With respect to hard drives, the acronym “SMART” stands for Self-Monitoring, Analysis and Reporting Technology. This was built into many ATA-3 and later ATA, IDE and SCSI-3 hard drives. Basically anything after about 2005 should have it.

Ubuntu/Debian:

sudo apt-get install smartmontools

CentOS/Fedora/RH:

sudo yum install smartmontools

Gentoo:

sudo emerge sys-apps/smartmontools

Wiki: http://sourceforge.net/apps/trac/smartmontools/wiki

smartctl

The program smartctl is used to interface with the SMART features on the drive firmware. Here are a couple of easy things to get started with (however some versions do not have the –scan option):


$ smartctl --scan -d ata
/dev/hda -d ata # /dev/hda, ATA device
/dev/hdc -d ata # /dev/hdc, ATA device
$ sudo smartctl --info /dev/hdc
smartctl 5.42 2011-10-20 r3458 [i686-linux-2.6.33.1-xedvia] (local
build)
Copyright (C) 2002-11 by Bruce Allen,
http://smartmontools.sourceforge.net

=== START OF INFORMATION SECTION ===
Model Family:     Seagate Barracuda 7200.7 and 7200.7 Plus
Device Model:     ST3160023A
Serial Number:    5JS9MDKW
Firmware Version: 8.01
User Capacity:    160,041,885,696 bytes [160 GB]
Sector Size:      512 bytes logical/physical
Device is:        In smartctl database [for details use: -P show]
ATA Version is:   6
ATA Standard is:  ATA/ATAPI-6 T13 1410D revision 2
Local Time is:    Thu Feb  7 09:27:18 2013 PST
SMART support is: Available - device has SMART capability.
SMART support is: Disabled

Note that the “SMART support” is listed as available but disabled. To enable full diagnostic checking turn it on with something like this:


$ sudo smartctl --smart=on --offlineauto=on --saveauto=on /dev/hdc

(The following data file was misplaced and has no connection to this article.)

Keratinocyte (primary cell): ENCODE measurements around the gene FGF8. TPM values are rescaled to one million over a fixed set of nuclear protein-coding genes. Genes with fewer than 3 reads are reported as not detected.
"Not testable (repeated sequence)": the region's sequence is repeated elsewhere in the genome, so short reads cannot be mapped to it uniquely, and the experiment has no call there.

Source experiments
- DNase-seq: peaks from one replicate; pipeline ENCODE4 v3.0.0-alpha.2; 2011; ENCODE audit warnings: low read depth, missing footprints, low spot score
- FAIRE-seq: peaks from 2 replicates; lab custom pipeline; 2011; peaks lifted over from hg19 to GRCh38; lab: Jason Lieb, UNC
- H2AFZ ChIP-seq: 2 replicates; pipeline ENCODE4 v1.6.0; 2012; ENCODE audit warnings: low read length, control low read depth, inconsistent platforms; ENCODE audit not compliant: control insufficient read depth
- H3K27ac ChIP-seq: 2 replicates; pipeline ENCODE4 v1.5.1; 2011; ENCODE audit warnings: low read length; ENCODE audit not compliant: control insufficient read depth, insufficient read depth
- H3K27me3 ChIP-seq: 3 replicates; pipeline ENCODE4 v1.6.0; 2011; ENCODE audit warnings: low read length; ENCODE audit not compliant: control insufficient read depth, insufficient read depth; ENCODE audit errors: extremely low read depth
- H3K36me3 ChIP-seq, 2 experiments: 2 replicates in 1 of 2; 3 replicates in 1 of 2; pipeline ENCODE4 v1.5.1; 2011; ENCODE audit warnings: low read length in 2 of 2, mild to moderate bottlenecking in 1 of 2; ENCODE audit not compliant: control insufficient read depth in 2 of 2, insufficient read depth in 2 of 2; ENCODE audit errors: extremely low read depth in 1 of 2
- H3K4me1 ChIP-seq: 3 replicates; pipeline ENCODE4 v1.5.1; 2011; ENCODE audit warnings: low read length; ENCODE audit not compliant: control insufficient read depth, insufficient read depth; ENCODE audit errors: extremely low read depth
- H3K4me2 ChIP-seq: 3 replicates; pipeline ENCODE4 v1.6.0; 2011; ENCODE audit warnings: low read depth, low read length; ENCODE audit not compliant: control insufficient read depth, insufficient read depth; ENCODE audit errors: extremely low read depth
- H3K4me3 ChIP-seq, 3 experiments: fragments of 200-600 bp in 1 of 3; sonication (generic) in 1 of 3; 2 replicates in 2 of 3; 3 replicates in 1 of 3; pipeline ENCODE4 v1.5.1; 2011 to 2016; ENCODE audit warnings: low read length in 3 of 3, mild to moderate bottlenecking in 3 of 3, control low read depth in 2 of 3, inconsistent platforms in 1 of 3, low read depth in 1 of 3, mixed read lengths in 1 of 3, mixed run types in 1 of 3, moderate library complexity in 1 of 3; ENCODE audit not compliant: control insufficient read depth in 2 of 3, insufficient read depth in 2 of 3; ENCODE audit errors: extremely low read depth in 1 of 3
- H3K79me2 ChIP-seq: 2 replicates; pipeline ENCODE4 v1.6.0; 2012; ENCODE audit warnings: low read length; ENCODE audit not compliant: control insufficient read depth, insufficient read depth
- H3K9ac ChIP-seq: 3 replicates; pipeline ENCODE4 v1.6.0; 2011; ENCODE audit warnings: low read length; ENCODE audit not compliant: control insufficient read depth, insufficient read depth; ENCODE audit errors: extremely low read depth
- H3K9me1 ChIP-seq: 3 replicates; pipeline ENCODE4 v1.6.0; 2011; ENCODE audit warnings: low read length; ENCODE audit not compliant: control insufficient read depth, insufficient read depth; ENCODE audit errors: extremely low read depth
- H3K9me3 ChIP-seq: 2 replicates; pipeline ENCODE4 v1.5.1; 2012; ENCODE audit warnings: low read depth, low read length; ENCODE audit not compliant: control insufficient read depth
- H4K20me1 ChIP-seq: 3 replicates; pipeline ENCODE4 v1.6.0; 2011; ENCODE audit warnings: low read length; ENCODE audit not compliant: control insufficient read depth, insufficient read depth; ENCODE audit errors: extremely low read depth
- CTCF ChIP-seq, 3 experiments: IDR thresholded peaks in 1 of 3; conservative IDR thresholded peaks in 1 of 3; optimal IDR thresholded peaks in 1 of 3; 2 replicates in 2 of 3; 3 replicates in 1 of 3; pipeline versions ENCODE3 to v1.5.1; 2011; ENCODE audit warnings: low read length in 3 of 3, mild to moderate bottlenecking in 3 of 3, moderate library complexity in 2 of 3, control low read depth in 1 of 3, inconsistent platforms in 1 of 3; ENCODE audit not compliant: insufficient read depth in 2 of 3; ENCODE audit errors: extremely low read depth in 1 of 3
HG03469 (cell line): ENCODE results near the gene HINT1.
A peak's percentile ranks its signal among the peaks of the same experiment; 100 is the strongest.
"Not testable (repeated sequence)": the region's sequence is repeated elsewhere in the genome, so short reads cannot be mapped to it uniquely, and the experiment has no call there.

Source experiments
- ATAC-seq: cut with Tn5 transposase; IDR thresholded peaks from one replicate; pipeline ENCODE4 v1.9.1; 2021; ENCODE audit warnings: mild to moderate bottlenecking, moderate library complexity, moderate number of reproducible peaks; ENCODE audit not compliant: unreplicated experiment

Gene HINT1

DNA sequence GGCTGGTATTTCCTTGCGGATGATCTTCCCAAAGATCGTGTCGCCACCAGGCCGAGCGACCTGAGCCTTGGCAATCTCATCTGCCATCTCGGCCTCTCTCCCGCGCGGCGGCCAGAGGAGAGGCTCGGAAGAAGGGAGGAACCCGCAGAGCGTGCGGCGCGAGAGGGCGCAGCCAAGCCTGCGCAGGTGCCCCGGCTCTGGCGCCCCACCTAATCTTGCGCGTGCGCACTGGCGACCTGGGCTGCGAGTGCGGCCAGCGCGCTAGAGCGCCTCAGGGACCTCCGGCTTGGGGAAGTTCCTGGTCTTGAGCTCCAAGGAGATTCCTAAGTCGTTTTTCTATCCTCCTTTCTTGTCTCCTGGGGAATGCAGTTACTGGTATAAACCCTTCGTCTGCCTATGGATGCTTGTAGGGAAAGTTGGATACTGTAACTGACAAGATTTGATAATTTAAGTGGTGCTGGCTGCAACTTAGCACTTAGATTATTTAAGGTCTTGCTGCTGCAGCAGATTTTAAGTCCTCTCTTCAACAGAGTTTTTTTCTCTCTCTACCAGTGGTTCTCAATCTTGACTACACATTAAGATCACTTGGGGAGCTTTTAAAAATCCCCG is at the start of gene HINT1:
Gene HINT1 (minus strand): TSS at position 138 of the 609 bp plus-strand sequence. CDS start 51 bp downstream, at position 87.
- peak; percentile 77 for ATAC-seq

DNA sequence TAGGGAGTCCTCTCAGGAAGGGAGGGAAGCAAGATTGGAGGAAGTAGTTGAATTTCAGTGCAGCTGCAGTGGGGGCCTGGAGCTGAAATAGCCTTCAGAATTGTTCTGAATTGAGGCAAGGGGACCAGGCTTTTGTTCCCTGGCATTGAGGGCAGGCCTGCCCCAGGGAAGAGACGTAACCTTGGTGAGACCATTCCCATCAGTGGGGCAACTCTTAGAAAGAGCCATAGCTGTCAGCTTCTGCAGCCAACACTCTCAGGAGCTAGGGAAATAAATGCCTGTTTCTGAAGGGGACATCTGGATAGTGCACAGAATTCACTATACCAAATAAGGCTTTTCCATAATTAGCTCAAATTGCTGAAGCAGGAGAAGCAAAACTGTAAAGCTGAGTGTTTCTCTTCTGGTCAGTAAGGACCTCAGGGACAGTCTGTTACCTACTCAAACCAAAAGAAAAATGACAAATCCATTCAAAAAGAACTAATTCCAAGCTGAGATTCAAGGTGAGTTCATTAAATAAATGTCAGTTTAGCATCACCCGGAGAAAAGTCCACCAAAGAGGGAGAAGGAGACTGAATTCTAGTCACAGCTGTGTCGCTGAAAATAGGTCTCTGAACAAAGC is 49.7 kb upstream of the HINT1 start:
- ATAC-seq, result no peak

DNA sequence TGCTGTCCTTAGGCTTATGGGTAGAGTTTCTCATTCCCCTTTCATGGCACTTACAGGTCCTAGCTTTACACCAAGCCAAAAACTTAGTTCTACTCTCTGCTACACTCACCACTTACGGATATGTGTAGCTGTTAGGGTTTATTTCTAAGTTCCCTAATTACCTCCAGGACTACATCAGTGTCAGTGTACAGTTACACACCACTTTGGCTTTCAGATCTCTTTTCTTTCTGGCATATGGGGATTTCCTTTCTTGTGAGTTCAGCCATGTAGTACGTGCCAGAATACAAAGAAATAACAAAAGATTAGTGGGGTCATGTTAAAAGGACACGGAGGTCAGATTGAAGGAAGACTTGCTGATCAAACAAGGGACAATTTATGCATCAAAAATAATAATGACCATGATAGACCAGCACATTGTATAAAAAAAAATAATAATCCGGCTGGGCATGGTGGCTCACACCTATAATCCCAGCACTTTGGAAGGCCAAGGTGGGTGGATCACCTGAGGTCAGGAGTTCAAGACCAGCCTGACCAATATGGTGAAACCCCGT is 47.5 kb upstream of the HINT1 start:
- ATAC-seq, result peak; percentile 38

=== START OF ENABLE/DISABLE COMMANDS SECTION ===
SMART Enabled.
SMART Attribute Autosave Enabled.
SMART Automatic Offline Testing Enabled every four hours.

In theory this should only need to be done once and the drive should remember this (because of the saveauto directive). The offlineauto will cause automatic testing every 4 hours. In theory it will wait “nicely” if the drive is already busy so performance should not be seriously impacted.
Testing

Here’s a way to run a “short” off-line test. This tests electrical and mechanical performance of the drive and does read testing.


$ sudo smartctl --test=short /dev/hda
=== START OF OFFLINE IMMEDIATE AND SELF-TEST SECTION ===
Sending command: "Execute SMART Short self-test routine immediately in off-line mode".
Drive command "Execute SMART Short self-test routine immediately in off-line mode" successful.
Testing has begun.
Please wait 1 minutes for test to complete.
Test will complete after Thu Feb  7 10:13:19 2013
Use smartctl -X to abort test.

$ sudo smartctl --log=selftest /dev/hda
=== START OF READ SMART DATA SECTION ===
SMART Self-test log structure revision number 1
Num  Test_Description    Status                  Remaining LifeTime(hours)  LBA_of_first_error
# 1  Short offline       Completed without error       00%     43398        -

$ sudo smartctl --log=selftest /dev/hdc
=== START OF READ SMART DATA SECTION ===
SMART Self-test log structure revision number 1
Num  Test_Description    Status                  Remaining  LifeTime(hours)  LBA_of_first_error
# 1  Short offline       Completed: read failure       90%     37994         7234643

The first command starts the test off and it tells you to come back in 1 or 2 minutes. The second command shows how to query the log file to see if anything bad came up. In this case hda was fine (“Completed without error”) but hdc had a very important “read error”. Replace that drive ASAP!